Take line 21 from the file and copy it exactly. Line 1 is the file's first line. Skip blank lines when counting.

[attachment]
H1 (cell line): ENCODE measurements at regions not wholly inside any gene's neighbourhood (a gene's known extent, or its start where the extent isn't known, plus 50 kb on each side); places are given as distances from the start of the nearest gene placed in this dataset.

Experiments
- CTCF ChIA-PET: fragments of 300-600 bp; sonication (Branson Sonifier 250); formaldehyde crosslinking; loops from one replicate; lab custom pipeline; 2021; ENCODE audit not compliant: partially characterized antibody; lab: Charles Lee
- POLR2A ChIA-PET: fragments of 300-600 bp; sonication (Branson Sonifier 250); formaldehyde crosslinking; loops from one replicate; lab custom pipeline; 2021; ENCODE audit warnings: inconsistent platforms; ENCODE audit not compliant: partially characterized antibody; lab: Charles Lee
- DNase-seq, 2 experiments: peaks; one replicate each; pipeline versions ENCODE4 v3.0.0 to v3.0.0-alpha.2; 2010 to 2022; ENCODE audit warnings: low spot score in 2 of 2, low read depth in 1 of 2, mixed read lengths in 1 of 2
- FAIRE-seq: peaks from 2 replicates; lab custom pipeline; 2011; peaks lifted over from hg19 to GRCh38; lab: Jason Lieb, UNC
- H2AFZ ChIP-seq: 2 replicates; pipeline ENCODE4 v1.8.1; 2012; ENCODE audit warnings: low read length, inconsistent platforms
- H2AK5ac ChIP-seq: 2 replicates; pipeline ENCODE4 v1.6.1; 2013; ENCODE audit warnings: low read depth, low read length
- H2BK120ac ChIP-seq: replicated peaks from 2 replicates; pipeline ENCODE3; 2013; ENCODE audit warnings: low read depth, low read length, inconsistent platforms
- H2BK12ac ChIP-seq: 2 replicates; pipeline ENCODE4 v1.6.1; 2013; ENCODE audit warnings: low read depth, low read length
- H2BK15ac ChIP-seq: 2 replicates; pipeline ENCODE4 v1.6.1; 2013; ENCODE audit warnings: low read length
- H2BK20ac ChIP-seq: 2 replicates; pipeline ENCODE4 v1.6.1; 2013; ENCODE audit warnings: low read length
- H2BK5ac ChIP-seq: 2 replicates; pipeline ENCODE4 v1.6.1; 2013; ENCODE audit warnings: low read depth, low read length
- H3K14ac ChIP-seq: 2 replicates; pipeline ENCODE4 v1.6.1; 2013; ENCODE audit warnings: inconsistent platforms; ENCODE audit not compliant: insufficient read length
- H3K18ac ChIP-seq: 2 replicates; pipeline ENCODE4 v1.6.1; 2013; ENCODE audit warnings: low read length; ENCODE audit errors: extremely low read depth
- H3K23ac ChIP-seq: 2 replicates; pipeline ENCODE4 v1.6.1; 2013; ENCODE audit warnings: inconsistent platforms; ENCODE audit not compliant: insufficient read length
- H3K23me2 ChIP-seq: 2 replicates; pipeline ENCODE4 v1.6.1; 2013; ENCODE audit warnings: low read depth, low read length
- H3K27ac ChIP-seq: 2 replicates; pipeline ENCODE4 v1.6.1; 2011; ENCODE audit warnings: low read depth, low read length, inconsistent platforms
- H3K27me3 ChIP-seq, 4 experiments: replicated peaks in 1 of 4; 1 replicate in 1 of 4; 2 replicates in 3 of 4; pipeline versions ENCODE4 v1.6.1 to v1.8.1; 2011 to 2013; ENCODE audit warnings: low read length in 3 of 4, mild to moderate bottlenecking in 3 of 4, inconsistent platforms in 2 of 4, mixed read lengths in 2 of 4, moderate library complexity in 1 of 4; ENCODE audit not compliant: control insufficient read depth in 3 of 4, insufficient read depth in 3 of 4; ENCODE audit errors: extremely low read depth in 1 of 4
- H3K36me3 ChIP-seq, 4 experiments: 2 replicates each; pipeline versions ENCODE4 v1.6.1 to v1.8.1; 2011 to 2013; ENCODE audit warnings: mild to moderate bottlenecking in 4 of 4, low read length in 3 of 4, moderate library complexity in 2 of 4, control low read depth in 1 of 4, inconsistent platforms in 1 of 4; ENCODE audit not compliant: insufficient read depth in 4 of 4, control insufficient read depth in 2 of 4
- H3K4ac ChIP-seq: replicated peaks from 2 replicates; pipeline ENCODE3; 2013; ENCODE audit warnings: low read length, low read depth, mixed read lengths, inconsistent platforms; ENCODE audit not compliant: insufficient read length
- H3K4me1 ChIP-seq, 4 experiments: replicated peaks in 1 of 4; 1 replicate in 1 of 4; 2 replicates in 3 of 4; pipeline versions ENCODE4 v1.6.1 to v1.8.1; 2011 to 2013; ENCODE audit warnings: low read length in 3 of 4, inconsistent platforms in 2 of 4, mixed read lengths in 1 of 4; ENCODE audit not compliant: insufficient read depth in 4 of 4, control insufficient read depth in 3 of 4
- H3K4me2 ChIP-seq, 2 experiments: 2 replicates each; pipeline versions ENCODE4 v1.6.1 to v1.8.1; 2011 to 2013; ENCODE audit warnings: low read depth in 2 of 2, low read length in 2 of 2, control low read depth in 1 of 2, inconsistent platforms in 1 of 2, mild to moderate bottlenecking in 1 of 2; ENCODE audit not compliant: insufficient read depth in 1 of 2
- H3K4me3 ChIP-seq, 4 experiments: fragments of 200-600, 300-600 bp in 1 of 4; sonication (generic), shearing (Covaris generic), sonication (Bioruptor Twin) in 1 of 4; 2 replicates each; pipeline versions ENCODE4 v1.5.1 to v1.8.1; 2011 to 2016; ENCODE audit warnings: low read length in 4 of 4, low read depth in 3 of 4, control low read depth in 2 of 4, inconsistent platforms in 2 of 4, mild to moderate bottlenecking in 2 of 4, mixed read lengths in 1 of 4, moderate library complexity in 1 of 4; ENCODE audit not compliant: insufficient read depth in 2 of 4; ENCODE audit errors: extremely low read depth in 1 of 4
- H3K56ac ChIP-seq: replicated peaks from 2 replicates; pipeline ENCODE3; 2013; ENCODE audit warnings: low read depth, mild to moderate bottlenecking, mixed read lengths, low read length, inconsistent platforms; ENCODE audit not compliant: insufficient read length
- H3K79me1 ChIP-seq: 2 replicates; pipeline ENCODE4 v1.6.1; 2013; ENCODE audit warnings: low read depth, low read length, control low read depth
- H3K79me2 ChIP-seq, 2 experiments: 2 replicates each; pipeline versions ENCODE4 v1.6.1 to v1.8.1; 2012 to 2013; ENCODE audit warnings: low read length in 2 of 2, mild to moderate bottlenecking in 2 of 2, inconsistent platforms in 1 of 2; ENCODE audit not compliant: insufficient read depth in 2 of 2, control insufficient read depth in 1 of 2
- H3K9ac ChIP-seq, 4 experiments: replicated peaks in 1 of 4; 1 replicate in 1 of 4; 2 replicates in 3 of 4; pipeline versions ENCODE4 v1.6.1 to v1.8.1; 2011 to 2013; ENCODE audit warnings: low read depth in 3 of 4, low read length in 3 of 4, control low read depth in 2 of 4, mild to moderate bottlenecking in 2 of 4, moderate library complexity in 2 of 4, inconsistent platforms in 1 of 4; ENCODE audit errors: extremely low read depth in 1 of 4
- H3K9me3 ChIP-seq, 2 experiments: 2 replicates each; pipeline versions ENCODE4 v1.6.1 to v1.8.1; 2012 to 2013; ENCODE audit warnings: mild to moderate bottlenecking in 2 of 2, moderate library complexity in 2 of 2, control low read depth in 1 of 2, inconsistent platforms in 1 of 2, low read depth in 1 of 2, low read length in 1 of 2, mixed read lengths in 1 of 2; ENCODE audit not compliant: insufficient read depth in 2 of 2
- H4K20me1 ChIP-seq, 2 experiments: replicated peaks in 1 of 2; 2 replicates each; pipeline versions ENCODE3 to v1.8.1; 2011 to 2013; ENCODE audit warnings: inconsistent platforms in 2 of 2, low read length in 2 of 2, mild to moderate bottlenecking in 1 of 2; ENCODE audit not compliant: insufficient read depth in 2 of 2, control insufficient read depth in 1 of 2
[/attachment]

- H3K4ac ChIP-seq: replicated peaks from 2 replicates; pipeline ENCODE3; 2013; ENCODE audit warnings: low read length, low read depth, mixed read lengths, inconsistent platforms; ENCODE audit not compliant: insufficient read length